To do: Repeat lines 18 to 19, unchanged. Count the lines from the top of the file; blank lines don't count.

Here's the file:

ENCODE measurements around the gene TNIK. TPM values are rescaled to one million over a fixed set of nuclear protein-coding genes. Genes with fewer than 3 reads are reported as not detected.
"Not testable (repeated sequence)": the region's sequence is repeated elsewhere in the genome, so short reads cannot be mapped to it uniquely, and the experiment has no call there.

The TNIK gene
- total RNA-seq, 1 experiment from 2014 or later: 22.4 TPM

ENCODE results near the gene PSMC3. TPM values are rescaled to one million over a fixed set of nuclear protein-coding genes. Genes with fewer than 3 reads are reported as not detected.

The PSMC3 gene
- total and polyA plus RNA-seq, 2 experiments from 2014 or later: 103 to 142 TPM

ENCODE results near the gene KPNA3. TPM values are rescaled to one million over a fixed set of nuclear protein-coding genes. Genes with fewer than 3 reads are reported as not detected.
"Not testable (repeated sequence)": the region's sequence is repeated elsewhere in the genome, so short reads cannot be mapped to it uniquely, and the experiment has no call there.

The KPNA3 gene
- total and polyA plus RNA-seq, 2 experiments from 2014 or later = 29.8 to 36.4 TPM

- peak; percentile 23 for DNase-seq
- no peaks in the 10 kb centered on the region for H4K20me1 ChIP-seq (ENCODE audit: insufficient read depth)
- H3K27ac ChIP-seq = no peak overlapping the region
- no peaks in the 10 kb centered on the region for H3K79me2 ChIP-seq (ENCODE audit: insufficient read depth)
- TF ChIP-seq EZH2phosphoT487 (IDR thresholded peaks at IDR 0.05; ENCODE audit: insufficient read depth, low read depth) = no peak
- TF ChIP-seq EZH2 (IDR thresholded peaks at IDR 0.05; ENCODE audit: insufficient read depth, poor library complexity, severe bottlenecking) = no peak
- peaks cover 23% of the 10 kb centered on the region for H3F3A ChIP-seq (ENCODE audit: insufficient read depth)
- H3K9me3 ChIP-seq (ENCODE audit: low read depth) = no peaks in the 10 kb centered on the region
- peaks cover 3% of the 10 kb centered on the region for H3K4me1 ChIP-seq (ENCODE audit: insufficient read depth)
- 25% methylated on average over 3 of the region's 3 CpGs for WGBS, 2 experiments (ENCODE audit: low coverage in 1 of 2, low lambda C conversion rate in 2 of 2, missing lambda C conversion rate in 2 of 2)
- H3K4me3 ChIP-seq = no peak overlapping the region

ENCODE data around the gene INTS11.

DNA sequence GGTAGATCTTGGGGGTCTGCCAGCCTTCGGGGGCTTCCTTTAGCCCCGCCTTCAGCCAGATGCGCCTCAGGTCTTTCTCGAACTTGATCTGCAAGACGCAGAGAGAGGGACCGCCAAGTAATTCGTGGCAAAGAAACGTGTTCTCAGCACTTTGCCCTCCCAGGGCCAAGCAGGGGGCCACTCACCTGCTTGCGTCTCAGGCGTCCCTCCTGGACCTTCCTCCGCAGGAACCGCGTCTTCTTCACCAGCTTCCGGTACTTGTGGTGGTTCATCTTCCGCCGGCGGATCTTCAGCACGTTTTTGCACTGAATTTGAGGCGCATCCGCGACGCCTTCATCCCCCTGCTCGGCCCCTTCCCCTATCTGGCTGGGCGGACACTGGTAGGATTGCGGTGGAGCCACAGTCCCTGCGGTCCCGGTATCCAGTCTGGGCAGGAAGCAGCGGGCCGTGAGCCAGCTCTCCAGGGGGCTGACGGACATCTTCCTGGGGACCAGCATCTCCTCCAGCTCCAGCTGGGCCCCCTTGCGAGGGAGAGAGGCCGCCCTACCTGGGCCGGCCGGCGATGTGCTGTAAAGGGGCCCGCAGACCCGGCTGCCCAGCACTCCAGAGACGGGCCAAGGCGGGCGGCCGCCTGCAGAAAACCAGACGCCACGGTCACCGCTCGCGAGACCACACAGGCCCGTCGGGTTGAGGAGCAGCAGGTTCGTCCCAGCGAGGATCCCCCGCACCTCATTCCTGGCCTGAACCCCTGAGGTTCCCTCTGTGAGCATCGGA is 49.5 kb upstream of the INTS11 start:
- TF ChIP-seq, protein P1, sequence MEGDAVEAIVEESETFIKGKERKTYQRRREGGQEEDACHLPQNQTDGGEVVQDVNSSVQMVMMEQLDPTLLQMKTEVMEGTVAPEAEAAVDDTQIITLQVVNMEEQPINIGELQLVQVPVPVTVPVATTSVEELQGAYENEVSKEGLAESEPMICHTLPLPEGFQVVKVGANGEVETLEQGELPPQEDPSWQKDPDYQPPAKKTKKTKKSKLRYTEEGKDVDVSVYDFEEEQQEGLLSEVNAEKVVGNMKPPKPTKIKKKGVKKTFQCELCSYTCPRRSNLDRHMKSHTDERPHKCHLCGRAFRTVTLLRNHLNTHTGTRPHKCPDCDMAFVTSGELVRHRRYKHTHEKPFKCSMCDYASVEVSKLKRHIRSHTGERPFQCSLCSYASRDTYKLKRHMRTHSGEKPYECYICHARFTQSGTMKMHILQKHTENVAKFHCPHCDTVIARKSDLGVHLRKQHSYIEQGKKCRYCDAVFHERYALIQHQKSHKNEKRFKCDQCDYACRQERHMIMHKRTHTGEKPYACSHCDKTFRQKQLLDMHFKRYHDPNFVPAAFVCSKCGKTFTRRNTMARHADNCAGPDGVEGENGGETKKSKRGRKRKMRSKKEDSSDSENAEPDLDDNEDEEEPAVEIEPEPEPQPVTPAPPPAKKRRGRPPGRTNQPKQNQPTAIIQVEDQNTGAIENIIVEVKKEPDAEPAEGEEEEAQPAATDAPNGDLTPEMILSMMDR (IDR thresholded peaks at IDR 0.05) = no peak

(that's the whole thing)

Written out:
- peaks cover 23% of the 10 kb centered on the region for H3F3A ChIP-seq (ENCODE audit: insufficient read depth)
- H3K9me3 ChIP-seq (ENCODE audit: low read depth) = no peaks in the 10 kb centered on the region